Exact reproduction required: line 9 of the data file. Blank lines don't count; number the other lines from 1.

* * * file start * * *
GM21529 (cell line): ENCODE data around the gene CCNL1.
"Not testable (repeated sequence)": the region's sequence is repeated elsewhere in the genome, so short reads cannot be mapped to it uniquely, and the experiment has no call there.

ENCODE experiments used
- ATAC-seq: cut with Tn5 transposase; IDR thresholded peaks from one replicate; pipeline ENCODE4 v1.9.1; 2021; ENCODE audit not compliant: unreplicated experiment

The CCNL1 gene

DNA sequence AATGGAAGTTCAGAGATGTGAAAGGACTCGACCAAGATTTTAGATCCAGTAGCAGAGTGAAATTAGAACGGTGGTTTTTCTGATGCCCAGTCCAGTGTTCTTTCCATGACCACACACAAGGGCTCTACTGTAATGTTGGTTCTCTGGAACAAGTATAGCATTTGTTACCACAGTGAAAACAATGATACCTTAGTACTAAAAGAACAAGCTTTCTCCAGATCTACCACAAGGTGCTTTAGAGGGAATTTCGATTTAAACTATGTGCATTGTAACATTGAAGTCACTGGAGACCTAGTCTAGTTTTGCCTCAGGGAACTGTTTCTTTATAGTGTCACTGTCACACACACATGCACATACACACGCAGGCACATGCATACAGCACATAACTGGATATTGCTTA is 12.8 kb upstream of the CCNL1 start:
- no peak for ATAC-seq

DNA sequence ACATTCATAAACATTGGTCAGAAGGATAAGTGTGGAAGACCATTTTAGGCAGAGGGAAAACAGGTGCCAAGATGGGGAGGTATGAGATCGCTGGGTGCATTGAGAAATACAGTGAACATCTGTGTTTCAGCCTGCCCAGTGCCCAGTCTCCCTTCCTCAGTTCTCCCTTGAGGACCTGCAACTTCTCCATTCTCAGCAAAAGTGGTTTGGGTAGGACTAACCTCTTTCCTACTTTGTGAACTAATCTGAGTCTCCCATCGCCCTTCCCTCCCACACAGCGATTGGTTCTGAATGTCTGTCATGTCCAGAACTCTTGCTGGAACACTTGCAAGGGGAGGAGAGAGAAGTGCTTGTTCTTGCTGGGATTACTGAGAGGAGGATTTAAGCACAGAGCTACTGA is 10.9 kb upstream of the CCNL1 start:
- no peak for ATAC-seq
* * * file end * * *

- no peak for ATAC-seq